Famous genre-paintings by Renoir
BEST ART IN IRELAND
No 9. Samuel Dirksz van Hoogstraten (1627-78)
Samuel van Hoogstraten was a Dutch Realist painter and etcher, as well as a noted poet and art theorist. Although initially a portraitist and a pupil of Rembrandt, he is best known for his outstanding genre-painting, notably his stylish interiors, whose "depth" exemplifies his lifelong concern with linear perspective. Like all Dutch genre-painters, van Hoogstraten employed a variety of symbols and clues in his works to create interest and convey subtle moral messages. He was also famous for his peep-show boxes, which show the painted interior of a Dutch house when viewed through peepholes. As an art theorist, his major work was, Introduction to the Art of Painting (Inleyding tot de Hooge Schoole der Schilderkonst, Rotterdam, 1678), covering topics like pictorial illusionism, as well as a rare contemporary appraisal of Rembrandt.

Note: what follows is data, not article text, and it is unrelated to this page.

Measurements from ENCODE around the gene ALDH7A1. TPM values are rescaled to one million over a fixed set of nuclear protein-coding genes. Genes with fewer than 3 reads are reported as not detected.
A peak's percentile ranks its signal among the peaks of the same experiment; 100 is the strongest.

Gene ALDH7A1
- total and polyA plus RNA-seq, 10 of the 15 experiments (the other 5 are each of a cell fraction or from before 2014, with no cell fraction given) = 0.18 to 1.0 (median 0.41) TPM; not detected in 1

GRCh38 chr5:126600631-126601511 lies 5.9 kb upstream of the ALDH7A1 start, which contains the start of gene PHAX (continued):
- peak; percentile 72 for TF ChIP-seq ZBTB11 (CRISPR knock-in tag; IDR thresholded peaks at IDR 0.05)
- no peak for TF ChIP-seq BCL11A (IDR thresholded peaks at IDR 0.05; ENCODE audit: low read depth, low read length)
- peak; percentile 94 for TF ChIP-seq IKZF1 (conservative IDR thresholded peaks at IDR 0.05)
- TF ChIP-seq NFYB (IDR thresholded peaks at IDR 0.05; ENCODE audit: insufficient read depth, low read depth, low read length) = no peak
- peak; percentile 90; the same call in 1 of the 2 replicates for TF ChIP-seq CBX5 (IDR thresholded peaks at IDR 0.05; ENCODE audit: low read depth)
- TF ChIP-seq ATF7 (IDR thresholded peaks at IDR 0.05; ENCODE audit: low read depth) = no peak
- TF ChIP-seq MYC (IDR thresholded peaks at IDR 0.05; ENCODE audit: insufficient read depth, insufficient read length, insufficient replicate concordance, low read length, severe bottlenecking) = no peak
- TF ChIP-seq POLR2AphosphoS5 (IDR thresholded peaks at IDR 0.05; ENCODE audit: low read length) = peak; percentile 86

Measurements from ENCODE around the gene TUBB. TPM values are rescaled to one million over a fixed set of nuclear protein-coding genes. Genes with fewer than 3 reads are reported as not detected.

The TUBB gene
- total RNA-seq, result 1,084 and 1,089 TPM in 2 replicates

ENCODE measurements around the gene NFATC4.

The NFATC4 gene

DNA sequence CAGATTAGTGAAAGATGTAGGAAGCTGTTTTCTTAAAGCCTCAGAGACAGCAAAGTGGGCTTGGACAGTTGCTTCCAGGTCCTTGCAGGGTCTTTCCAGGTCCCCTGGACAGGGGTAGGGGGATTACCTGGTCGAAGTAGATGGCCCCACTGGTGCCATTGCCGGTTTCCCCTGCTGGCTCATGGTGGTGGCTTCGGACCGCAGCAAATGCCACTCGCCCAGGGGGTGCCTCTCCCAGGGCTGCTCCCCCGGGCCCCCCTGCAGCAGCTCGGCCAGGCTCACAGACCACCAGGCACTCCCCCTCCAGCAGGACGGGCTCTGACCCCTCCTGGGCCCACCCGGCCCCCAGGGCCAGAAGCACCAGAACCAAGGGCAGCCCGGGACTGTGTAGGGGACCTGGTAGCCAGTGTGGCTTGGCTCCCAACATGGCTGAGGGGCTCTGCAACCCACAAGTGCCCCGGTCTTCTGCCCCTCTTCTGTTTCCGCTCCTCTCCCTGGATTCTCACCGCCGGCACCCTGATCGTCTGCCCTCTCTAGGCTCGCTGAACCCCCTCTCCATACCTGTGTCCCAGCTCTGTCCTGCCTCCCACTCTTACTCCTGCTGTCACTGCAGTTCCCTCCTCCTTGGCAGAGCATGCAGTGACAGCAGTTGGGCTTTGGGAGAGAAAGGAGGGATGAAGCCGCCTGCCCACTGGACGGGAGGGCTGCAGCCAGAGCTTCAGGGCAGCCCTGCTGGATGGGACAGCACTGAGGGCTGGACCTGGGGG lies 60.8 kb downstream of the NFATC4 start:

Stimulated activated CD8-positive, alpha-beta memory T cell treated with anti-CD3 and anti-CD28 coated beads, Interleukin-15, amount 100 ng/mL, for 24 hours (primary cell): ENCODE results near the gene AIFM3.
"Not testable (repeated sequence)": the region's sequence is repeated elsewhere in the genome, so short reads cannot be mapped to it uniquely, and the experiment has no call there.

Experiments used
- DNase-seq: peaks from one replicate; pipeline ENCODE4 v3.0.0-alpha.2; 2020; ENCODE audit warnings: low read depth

Famous genre-paintings by Samuel van
No 8. Gerard Terborch (1617-81)
One of the greatest of 17th century Dutch Realist genre-painters, Terborch is noted for his early guardroom scenes, but more famous for his small-scale, genteel, genre-scenes and interiors, in which the mundane is converted into high art. His meticulous eye for detail, and his ability to draw the viewer into his world, is underpinned with a perfect feel for colour, including harmonies of brown, gold and yellow, as well as combinations of silver and grey blue. His depiction of materials and textiles (eg. silk and satin) is exquisite, and while symbolism is a constant feature, it is lightly used.